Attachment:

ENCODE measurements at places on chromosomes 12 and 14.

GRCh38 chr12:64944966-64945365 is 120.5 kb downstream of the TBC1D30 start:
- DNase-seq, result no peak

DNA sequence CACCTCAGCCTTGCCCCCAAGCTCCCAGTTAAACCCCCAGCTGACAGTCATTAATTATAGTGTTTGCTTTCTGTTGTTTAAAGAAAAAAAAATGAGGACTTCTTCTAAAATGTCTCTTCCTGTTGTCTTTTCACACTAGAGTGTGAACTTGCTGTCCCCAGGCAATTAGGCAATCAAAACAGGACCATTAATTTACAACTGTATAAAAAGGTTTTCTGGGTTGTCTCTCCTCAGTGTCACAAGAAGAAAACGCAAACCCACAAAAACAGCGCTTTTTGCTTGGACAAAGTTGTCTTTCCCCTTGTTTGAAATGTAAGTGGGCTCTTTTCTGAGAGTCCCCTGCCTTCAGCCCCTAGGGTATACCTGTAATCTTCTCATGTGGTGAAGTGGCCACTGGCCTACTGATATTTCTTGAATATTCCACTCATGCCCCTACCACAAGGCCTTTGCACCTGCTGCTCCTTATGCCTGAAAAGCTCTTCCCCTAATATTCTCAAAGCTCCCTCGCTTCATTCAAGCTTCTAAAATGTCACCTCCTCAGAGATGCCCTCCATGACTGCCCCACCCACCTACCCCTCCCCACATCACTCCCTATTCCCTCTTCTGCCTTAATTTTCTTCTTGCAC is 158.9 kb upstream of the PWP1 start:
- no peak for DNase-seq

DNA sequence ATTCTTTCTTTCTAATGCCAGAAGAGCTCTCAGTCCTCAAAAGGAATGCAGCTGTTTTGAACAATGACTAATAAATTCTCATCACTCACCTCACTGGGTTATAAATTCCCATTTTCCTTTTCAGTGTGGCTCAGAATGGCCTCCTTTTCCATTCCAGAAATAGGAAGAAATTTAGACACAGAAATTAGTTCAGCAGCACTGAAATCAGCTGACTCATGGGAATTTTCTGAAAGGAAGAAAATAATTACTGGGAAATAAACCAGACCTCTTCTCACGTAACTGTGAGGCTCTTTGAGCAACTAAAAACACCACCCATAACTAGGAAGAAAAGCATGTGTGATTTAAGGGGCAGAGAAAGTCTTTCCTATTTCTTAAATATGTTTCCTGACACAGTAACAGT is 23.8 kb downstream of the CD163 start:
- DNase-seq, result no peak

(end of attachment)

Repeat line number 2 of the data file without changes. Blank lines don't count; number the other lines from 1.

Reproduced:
GRCh38 chr12:64944966-64945365 is 120.5 kb downstream of the TBC1D30 start: